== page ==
|10-31-02, 04:54 PM||#37|
Join Date: Sep 2002
Location: Spokane, Washington, USA
About a month ago my roommate decided he would put a Volcano heatsink and fan setup On an Asus A7V133 with an Athalon 1200mhz cpu that I let him use after upgrading to a newer system. Not really sure what he did but the edges of the core are completely disintegrated up to an 1/8 of an inch into the core the motherboard, 512megs of micron PC133 ram, one NvidiaGeforce DDR/DVI video card andnot one but two power supplies are now dead. How he didn't see the damage to the core when he put the new heatsink on is beyond me, and then there's still a dead mb, mem, video card and 2 power supplies. I know it ain't the worst you've heard, but to think one of these shims could have saved a decent second system (and common sense on my roomates part) makes it my worst experience.
My village called, their Idiot is missing!
Asus Maximus VI Hero
Intel i7 4770K@ 4.2 GHz
8 GB G-Skill Trident X DDR3 2400 Ram
Corsair 750HX "Silver Certified" PSU
Corsair H70 Hydro CPU Cooler
2x EVGA GTX 560 Ti SC 1024 MB in SLI
180 GB Intel 520 SSD
2 TB Barracuda HD, 2 TB WD Caviar Green
Logitech G-510 Keyboard
Windows 7 Professional 64 bit
3 Samsung 24" LED SyncMaster Monitors
|10-31-02, 10:09 PM||#38|
OK, here's a good one for you. I wish I was making this up...but unfortunately it's true. A couple years ago when the Athlon just came out in non-slot A format, I purchased an Athlon 750. When I unpacked the CPU, I remember looking at it and wondering, hmm...I wonder why those little rubber shipping pads are stuck on there? Assuming they would just interfere with the operation of the heatsink, I pried them off and proceeded to install the heatsink.
I'm sure you can imagine how easy it is to chip a CPU when the rubber pads aren't there! After a quick check on the web (from another computer, of course) I realized the true function of the strange rubber "shipping" pads.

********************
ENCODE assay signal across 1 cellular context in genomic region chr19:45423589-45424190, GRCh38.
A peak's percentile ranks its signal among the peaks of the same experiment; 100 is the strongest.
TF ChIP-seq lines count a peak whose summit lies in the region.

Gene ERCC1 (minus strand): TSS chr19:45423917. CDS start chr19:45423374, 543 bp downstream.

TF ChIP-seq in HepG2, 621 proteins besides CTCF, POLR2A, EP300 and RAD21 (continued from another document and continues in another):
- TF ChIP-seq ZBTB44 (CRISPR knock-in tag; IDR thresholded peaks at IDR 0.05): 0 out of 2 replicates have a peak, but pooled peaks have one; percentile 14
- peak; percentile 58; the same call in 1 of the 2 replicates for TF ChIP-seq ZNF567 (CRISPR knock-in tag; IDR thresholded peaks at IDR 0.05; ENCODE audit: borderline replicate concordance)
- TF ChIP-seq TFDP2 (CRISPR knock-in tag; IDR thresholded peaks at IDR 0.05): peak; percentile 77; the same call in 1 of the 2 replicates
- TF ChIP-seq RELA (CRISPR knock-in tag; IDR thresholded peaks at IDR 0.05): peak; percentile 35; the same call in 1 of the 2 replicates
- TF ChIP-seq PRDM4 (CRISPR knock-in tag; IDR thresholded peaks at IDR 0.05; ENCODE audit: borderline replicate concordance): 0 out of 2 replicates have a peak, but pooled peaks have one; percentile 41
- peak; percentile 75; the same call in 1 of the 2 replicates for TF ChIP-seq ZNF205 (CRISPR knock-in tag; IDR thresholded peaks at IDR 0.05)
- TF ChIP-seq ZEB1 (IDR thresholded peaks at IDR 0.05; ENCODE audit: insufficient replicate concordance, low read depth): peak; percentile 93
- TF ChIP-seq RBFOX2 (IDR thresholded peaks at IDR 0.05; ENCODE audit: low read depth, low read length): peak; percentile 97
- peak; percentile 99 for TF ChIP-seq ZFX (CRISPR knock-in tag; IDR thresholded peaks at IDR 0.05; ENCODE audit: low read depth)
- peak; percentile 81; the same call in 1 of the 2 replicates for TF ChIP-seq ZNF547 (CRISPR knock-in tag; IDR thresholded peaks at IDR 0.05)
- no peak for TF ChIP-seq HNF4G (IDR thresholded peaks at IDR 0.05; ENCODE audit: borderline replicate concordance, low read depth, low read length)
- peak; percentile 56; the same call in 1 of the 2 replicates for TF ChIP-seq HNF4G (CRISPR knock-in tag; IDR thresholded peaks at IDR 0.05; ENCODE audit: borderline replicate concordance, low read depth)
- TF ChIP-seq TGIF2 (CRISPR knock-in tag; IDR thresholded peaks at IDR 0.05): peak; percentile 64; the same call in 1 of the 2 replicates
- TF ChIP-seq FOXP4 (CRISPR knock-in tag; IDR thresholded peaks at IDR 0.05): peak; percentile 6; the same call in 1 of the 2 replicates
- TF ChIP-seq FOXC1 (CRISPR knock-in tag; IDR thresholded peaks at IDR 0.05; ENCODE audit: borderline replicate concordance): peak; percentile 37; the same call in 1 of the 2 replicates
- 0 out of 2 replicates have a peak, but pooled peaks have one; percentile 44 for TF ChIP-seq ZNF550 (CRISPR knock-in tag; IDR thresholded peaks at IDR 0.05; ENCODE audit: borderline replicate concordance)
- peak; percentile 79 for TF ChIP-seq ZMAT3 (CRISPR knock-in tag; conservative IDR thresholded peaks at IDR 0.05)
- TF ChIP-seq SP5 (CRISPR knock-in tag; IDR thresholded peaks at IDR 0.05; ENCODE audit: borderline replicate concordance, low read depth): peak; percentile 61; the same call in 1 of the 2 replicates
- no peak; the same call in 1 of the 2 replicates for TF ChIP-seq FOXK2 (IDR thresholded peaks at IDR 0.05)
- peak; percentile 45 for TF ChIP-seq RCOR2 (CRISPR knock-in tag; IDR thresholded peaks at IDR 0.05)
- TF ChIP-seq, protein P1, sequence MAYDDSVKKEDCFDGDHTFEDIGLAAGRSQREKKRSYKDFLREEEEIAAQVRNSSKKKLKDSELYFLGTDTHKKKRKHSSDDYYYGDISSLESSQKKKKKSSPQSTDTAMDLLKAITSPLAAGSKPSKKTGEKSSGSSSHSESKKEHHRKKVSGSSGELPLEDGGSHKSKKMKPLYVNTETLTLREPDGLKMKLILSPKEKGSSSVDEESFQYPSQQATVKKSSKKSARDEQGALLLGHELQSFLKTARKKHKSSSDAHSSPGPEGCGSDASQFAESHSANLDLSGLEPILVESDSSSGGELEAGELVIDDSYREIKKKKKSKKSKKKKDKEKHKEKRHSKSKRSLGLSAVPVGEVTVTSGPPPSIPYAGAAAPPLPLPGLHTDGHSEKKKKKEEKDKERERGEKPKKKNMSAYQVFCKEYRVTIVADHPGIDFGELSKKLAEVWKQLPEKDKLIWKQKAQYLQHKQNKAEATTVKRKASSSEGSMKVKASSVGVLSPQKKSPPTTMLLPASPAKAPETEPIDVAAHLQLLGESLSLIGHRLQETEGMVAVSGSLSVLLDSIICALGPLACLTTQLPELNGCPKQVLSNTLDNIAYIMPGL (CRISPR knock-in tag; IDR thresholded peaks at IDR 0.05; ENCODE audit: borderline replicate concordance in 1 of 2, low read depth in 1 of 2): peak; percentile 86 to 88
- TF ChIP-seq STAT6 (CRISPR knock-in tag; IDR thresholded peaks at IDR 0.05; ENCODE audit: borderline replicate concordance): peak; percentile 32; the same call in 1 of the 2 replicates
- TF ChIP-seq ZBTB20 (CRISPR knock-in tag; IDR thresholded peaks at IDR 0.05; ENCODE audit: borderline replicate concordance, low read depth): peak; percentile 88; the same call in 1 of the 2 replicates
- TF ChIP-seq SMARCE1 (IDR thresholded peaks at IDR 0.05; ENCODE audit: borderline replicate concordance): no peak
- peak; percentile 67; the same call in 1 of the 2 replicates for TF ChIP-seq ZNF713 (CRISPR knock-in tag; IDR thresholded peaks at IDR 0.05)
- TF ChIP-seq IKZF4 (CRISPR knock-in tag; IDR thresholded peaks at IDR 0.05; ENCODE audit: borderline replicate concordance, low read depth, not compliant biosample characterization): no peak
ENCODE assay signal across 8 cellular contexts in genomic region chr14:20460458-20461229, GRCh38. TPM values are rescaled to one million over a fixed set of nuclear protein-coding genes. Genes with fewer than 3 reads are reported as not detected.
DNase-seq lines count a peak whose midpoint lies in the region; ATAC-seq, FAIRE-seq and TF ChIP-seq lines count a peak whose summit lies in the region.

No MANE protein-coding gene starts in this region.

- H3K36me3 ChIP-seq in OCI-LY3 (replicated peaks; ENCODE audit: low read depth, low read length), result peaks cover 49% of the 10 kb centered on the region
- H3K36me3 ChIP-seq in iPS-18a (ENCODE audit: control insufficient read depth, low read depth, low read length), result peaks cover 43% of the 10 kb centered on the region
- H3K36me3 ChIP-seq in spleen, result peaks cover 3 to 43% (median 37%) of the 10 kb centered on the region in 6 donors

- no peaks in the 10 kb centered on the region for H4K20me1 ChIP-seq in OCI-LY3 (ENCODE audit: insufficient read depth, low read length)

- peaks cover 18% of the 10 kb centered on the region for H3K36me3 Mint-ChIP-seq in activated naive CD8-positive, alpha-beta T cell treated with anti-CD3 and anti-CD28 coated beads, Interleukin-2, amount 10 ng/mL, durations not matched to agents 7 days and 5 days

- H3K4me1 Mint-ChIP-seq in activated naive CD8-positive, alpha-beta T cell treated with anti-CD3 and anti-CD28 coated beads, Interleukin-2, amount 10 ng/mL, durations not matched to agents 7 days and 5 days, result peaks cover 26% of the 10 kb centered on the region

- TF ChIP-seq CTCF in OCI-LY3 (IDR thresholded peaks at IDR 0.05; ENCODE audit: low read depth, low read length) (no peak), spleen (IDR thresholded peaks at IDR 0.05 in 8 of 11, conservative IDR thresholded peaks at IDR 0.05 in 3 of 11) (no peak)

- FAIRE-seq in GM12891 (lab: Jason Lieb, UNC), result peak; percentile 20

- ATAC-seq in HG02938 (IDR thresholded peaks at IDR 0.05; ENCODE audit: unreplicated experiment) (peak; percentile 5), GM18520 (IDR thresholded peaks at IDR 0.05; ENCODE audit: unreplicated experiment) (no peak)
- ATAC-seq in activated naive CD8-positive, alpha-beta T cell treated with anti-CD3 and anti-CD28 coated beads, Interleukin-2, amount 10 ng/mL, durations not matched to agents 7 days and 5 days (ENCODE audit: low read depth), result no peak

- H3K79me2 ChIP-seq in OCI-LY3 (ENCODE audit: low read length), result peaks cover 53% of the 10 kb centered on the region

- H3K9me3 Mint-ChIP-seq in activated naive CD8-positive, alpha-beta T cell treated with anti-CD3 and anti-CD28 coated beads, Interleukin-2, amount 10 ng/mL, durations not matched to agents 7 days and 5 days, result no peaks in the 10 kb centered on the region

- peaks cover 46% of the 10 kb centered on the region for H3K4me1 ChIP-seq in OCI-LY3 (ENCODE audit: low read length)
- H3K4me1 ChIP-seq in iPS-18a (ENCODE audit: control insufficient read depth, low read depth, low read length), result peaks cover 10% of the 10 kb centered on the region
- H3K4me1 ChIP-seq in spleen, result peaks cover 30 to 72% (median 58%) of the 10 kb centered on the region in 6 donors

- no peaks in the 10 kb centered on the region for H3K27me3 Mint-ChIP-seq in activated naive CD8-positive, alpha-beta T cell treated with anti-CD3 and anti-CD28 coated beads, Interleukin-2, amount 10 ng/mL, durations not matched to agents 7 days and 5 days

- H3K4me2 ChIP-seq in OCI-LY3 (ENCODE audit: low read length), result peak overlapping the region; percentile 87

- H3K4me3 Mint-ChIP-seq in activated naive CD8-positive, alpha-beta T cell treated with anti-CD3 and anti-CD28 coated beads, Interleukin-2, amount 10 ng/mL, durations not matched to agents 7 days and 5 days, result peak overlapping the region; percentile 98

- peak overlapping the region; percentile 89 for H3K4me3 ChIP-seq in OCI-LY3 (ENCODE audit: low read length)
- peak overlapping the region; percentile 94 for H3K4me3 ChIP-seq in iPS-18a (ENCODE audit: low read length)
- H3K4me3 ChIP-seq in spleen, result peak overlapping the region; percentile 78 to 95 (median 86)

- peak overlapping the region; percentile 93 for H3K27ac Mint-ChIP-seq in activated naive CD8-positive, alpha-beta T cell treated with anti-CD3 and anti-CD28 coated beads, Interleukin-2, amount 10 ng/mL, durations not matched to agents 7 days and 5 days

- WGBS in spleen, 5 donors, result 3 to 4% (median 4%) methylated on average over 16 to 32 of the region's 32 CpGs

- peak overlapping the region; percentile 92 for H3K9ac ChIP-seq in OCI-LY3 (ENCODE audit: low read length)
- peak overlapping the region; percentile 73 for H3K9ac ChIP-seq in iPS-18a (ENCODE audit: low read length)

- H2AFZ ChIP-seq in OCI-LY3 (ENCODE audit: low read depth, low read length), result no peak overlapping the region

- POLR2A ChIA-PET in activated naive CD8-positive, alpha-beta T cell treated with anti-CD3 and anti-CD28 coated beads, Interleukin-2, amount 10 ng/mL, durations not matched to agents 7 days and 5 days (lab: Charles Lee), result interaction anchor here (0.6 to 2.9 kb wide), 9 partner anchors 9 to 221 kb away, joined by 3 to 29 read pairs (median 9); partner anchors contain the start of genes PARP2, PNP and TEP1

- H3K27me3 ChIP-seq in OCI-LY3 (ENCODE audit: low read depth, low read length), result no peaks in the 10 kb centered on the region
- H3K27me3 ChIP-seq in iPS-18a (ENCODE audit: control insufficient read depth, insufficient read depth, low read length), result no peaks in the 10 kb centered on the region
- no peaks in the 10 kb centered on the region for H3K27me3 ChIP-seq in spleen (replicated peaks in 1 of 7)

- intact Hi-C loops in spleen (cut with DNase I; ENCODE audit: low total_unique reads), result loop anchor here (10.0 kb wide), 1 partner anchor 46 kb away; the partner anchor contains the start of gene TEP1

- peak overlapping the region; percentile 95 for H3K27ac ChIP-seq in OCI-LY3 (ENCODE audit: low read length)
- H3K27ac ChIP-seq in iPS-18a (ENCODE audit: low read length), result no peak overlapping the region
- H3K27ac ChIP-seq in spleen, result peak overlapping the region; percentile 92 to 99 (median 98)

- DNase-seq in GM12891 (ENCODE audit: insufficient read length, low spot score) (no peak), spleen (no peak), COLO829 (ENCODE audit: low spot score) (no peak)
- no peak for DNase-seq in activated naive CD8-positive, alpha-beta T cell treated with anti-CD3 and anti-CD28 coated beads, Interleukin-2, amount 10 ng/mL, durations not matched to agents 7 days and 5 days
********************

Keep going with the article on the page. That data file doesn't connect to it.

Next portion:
Hope you all got a laugh out of this one. I promise, I'm not typically that much of an idiot!
|11-01-02, 01:14 PM||#39|
Just started a new job, and my first paycheck I bought a 2200+ from there. 10% over cost, so it wasn't too bad. MSI motherboard. I guess I just wasn't used to the AMD chips, as I installed everything (I thought I did a great job). Went to power on. Hmm... Maybe I forgot something. Nope. Rebuilt the damn thing 3 or 4 times. Then I thought.... Oh ****.
yea. 2200+ down the drain. Since it was my fault, I couldn't get it replaced. I had to wait another month just to buy a replacement (why not, I already had all the other parts). This time I did it right, and it works like a charm.
I learned my lesson. BE CAREFUL, and do everything gentle. Although the heatsink clips are damn tight on the bastard....
|11-01-02, 11:06 PM||#40|
Horus the pointy master
Join Date: Jul 2002
Location: Salt Lake City, UT
once I was putting the HSF on my cpu and it felt kinda funny, no wait, Pentium 4's don't crack! thats right, forgot about that...
|11-02-02, 12:50 PM||#41|
Holy Exploding CPU, Batman!
This story goes back a long time. It must have been around 1993/4. I'd successfully built my first PC and I was looking for an upgrade, something to give it a little more va-voom!
So whilst out shopping at the electronics capital of London town (that's Tottenham Court Road, for you out-of-towners), I spied a processor called Blue Lightning. It was made by IBM and I knew that this would be the idea upgrade to my 486 machine.
I bought the processor and took it home, excited about the upgrade. I had never done anything like this before, so I was very careful. I made sure that all the jumpers on the motherboard were set correctly, that none of the pins on the CPU were bent and that I was earthed.
The installation was a breeze (we didn't have CPU fans in those days, as processors did get that hot) and I stood back to admire my work. With the case still open, I flicked on the switch.
There was a slight cracking sound and the smell of something burning. Suddenly, a small spire of blue smoke rose out of the case. The chip was fried. I was very, very upset.
The downside was that this "Blue Lightning" was exactly that. It had managed to destroy the motherboard, fry the sound card, obliterate the video card. My god, everything needed to be replaced.
It took me ages to save up the money to buy new components to fix that mess but it taught me a very valuable lesson: You can be really careful and do your research but there's always going to be that element of doubt when you flick that switch. Always...
That ends today's sermon.
Peace and good vibes,
|11-05-02, 08:12 AM||#42|
This story is about learning that heatsinks is required once you pass a certain mhz limit.
Used with a p2 350Mhz I got my new 1000Mhz athlon, covered with a cheap alpha sink. They told me in the store that "you should have a heatsink, with a heatsink the cpu runs cool and stable".
A short time later I was told to install my fathers new computer. This time I forgot to order a heatsink. Used to a non-heatsinked p2 350Mhz I decided that I could probably get windows installed without a heatsink... Just 40min installation... Sure the computer can handle that!?